From the discomfort zone: Bathing in disruptive aspiration

To establish their supremacy, French kings wanted control over nature too.

Untitled-19 Pyramide du Louvre seen at night.
Written by Shombit Sengupta | Updated: August 31, 2014 5:42 am

Real examples on design perversity form the basis of my learning in the five countries I wrote about last week. Let me start with the ingenious design principles I’ve lived with in France. From these I’ve learnt that every selling proposition has to be aspirational and disruptive.

Nearly every day, coming from Left Bank to Right Bank in Paris, I had to cross the world-famous Louvre Museum. You can’t imagine the controversy at the time of the commissioning of Pyramide du Louvre by President François Mitterrand in 1984. This huge 71-feet high pyramid structure, and its square base with 115-ft sides, was objected to as ancient Egypt’s Pharaoh culture entering the heart of the liberalised Catholic French society.

Not only that, detractors said its architect being Chinese American IM Pei, he perversely stuck plastic American ways in front of a European Palace. Counter-arguments came when the pyramid was first reported to have 666 glass panes, the number of the Beast in the Bible’s New Testament. Actually it was 689 glass segments, but even Dan Brown’s best seller Da Vinci Code referred to this Satanic number later. In reality there is extensive learning here. The expanded museum entrance now effectively guides people to numerous destinations within its large subterranean network. Juxtaposing the Louvre’s medieval classicism with an ultra-modern structure actually established a traditional-contemporary blend that’s both disruptive and aspirational. This stark harmony pulls in 10 million annual visitors and considerably higher revenues for the renovated Louvre.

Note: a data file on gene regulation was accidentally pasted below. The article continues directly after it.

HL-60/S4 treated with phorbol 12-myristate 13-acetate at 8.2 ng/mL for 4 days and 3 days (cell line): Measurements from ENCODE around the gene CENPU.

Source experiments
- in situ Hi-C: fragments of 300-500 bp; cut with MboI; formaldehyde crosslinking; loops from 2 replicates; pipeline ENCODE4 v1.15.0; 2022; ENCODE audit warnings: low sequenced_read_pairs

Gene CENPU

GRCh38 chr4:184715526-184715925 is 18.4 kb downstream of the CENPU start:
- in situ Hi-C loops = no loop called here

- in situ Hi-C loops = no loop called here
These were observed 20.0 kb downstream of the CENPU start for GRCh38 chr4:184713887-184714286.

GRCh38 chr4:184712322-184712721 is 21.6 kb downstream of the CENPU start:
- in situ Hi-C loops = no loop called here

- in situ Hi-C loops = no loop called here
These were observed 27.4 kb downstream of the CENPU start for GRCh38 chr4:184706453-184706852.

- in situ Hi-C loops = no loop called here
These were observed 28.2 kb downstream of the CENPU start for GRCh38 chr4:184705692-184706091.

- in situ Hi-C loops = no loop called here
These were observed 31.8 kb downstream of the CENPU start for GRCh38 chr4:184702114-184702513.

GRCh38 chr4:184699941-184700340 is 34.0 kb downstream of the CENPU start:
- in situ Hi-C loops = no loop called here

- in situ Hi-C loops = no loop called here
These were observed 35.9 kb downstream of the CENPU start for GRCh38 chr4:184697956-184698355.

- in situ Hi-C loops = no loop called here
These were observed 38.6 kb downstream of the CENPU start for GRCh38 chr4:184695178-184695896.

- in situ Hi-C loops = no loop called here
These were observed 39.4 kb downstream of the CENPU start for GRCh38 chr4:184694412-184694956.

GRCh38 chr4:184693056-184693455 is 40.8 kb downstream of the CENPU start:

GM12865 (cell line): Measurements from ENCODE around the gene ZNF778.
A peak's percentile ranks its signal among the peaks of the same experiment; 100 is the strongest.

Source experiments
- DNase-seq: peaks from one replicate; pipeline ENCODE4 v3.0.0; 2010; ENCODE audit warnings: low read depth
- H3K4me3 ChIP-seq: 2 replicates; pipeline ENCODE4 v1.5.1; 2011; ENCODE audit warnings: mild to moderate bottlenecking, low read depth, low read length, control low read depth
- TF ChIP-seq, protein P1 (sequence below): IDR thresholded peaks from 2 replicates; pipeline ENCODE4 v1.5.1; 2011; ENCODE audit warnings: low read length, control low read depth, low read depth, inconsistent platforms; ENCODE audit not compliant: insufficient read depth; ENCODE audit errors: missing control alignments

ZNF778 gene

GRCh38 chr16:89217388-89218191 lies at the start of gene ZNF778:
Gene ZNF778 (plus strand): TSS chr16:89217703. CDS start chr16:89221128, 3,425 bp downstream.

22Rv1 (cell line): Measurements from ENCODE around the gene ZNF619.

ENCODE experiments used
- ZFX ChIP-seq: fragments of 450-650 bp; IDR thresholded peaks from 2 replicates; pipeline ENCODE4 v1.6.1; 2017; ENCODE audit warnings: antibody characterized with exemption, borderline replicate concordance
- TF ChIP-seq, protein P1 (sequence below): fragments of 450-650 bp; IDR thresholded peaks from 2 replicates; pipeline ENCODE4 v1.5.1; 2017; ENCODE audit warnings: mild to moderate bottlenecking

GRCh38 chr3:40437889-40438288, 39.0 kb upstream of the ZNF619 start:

Japanese businessmen have long been enamoured of French luxury design. They order a special travel bag from Hermes that takes six months to make and costs 30,000 Euros. This stand-up bag opens on the side to accommodate two wine bottles and two wine glasses. There is sophisticated artistry in every square centimetre of the bag. It’s incredible how the Japanese appreciate this authentic, original product from Hermes, saying they come to France especially to buy it. Hermes is undoubtedly a very big French luxury product brand. Wouldn’t you say their paying attention to a niche market of aspirational travel bags for rich Japanese business people is a disruptive way of creating product design?

Artistic living style is not only for rich people. Many French stores sell only disruptive and aspirational objects of art, from low to high price. You can’t ever experience such an unstructured entertaining paradise with preconceived ideas of what to buy or why you are entering. Just watching the unique stationery, home decorations, miscellaneous functional items gives you myriad ideas. One store I visited was selling wooden hand mannequins where all the finger joints can move. These are generally required for learning anatomy drawing or measuring man-machine ergonomics. A shelf here had hundreds of hands. Funnily enough all of them had four fingers pushed down, one pointing upwards. I laughed, making the sales girls immediately get busy putting the other fingers up or down. “We have to rearrange these fingers …continued »

First Published on: August 31, 2014 12:02 amSingle Page Format
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